As we have written previously, the Federal Renewable Energy Tax Credit for geothermal HVAC systems has sunset (as of 12/31/16). The 30% Federal Tax Credit for residential and 10% for commercial systems is now part of history, unless a Republican Congress and Executive branch happens to see the green light, which is obviously doubtful. In essence, this makes geothermal HVAC installations no longer economically viable for short term life cycle costs versus fossil fuels. Consumers have short memories and tend to be cost driven rather than conscience driven. It is therefor a likelihood that the US geothermal market will take a nosedive in the first quarter of 2017. The question is, what form of HVAC will benefit from this geothermal market downturn? Locally, The New York/Long Island Metropolitan market is still primarily oil based and there are many suburban areas with no access to natural gas. So what is the next best alternative for someone who no longer wants a buried oil tank acting as an environmental Sword of Damocles?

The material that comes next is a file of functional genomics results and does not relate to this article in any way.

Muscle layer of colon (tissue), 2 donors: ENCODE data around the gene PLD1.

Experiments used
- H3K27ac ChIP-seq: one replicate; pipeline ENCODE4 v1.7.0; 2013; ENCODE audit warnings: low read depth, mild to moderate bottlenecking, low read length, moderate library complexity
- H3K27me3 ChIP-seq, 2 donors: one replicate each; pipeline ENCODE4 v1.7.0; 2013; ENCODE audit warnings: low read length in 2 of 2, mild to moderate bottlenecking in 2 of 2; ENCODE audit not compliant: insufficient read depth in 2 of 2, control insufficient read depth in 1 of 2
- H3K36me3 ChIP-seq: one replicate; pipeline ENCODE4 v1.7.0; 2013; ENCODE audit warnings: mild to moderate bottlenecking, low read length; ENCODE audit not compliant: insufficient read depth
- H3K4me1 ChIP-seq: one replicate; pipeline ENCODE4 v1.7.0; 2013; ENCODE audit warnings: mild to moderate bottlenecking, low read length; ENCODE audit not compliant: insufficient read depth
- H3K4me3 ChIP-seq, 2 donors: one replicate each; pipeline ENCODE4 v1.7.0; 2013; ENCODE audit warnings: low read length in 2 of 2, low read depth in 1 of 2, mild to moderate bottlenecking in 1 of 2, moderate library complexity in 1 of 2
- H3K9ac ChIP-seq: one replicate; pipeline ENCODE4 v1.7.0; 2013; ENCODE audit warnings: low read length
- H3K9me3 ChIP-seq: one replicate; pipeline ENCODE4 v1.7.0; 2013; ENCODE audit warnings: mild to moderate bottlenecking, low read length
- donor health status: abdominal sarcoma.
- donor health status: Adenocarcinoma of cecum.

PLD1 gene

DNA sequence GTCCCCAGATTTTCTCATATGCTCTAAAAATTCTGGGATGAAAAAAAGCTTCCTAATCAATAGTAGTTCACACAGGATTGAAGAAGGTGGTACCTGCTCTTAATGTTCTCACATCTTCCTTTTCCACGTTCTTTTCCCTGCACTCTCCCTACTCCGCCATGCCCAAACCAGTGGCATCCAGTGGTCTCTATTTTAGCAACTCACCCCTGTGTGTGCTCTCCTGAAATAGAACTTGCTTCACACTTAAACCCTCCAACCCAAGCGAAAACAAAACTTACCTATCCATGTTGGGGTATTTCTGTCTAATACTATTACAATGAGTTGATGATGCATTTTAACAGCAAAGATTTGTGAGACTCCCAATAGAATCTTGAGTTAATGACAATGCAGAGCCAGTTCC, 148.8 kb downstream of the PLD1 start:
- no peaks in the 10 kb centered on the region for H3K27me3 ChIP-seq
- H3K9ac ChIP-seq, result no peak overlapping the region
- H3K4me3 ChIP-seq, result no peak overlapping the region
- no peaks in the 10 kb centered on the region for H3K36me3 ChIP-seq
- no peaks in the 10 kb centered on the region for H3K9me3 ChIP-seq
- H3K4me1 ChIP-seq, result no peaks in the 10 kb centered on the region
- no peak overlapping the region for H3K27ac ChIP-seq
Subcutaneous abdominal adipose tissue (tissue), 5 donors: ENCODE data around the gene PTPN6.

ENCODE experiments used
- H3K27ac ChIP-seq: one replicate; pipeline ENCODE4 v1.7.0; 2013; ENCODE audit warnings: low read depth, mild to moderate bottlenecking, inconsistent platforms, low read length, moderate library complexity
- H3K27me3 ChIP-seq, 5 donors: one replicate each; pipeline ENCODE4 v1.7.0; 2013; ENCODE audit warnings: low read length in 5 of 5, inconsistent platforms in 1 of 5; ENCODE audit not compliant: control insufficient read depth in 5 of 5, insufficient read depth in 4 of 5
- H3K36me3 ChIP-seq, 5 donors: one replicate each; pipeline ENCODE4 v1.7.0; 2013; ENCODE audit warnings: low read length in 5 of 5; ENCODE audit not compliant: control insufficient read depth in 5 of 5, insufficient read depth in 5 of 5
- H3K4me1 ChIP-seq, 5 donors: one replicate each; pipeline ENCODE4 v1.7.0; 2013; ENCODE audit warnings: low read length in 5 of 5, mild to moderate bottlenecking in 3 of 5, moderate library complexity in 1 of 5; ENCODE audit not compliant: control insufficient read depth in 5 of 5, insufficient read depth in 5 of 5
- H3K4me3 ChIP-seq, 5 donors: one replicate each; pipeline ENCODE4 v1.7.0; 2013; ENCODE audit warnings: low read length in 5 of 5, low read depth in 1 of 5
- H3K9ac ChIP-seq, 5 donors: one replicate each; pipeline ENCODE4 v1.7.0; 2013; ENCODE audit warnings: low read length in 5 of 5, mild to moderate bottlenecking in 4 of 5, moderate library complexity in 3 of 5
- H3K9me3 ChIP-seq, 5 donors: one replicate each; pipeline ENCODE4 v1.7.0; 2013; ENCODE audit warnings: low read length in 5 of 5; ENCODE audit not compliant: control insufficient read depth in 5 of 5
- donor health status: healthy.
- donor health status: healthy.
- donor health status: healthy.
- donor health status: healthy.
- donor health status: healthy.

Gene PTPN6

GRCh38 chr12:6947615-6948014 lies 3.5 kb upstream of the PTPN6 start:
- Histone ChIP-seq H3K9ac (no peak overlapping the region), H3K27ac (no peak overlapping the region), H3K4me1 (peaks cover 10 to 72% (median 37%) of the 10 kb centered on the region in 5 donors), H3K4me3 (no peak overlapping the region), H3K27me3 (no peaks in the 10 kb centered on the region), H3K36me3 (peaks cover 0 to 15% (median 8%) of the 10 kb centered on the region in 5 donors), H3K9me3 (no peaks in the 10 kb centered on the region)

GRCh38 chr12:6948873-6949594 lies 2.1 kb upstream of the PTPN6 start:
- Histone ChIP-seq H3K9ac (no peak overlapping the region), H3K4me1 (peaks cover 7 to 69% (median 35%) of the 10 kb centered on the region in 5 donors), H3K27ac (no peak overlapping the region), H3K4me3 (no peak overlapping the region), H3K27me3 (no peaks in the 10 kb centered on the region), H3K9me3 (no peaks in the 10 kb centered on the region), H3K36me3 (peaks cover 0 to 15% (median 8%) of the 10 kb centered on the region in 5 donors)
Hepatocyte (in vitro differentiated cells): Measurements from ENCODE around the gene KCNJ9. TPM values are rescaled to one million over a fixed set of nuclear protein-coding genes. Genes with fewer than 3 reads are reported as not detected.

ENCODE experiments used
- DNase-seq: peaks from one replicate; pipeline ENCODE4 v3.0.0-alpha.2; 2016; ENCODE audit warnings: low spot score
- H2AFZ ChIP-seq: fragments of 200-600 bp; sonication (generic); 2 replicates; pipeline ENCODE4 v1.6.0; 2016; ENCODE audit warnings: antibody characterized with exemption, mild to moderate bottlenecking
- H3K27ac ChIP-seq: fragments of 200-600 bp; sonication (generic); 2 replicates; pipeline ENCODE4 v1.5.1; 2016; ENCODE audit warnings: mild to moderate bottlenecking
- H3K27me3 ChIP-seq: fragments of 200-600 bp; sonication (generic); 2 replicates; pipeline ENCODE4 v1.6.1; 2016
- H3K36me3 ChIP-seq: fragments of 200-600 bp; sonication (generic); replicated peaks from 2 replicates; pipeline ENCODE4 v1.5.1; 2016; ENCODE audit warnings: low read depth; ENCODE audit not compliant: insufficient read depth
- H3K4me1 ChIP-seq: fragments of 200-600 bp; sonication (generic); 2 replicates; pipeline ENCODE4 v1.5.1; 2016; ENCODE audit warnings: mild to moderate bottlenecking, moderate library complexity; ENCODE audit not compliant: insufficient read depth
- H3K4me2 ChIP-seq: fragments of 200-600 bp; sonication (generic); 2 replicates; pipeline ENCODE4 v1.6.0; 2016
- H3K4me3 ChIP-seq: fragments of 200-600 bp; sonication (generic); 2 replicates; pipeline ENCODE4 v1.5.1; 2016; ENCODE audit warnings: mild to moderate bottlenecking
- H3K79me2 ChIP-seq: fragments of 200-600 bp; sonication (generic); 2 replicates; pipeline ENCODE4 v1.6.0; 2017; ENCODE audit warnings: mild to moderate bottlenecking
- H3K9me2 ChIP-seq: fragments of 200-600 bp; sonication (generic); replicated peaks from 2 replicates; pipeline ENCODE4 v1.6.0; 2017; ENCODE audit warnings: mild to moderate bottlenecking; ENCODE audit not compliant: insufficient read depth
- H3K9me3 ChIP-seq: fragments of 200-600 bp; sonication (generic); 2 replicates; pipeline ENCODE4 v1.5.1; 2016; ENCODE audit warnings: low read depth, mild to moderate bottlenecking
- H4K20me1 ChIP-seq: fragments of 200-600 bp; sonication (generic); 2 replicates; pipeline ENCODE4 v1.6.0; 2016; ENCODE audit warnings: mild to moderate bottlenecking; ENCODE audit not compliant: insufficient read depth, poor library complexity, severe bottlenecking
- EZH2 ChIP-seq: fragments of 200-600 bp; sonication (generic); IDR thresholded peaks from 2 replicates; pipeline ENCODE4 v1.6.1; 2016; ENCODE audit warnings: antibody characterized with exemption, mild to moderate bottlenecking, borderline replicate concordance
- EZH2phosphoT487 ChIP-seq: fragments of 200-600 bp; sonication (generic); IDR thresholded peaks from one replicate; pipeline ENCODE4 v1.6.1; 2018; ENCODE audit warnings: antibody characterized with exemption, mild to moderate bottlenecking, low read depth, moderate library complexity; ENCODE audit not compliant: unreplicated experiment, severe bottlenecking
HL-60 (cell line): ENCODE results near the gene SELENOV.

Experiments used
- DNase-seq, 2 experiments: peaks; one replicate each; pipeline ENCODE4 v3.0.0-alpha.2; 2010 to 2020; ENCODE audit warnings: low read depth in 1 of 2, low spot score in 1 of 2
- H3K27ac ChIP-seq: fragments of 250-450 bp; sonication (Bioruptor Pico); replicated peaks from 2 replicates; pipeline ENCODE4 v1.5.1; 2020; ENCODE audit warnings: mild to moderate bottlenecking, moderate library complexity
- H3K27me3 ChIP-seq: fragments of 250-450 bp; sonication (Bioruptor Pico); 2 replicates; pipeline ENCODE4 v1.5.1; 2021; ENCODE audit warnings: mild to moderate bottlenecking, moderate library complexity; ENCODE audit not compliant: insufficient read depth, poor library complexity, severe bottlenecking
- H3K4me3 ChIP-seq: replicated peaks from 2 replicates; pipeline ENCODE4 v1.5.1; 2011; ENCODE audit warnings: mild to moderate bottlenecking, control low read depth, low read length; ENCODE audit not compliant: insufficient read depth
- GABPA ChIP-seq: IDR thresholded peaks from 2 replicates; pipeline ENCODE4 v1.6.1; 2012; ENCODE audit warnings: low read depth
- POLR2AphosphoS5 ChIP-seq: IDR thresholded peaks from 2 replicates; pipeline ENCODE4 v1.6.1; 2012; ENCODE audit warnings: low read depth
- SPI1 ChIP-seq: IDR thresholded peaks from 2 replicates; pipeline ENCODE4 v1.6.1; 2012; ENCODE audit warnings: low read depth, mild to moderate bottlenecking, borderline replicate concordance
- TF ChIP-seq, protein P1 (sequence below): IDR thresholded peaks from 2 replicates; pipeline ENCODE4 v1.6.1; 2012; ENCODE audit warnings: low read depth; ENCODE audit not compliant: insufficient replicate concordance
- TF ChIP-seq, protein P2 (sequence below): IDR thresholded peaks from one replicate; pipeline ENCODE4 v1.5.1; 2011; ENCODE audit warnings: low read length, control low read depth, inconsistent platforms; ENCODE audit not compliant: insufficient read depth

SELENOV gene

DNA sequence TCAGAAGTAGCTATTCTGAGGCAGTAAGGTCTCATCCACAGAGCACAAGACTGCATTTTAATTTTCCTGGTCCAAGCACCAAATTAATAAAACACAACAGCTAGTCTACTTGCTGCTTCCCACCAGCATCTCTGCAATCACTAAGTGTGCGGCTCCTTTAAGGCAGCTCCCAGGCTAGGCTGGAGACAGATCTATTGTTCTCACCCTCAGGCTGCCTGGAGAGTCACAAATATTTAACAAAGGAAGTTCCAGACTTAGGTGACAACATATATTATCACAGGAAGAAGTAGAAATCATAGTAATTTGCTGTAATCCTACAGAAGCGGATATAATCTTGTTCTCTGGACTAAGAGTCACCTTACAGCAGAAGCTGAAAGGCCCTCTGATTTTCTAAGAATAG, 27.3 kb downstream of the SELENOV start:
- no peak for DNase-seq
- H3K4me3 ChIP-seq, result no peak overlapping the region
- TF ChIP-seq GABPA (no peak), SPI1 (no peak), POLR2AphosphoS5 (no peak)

Variable Refrigerant heat pumps and ductless heat pumps are poised as the next best alternative to geothermal to replace fossil fuel heating systems. Although they do not qualify for federal incentives, they do qualify for rebate programs available from NYSERDA, Con-Edison and PSEG. They have been proven to provide consistent heating down to sub-zero temperatures. They have also proven to be one of the most maintenance free of all available alternatives. Consumers want a reliable, low cost heating and air conditioning system. Although the initial installation cost of these systems is higher than a standard cooling only system, the gap is closing between VRF and combined forced-air heating and cooling systems.
The only thing that could derail market penetration of VRF at this point is if a new government decided to significantly increase tariffs on imported HVAC equipment. The vast majority of VRF products are still manufactured in foreign markets (primarily Asia), including those that are name-branded by most American manufacturers. Although there are several VRF plants in the US, most of them are assembly lines for primary components that are manufactured elsewhere. It is only the finished product that rolls off the line here. So, until new trade agreements are put in place or new tariffs added, it is a good bet that VRF heat pump market share will continue to grow, especially in the wake of the fall-off of ground source heat pump demand.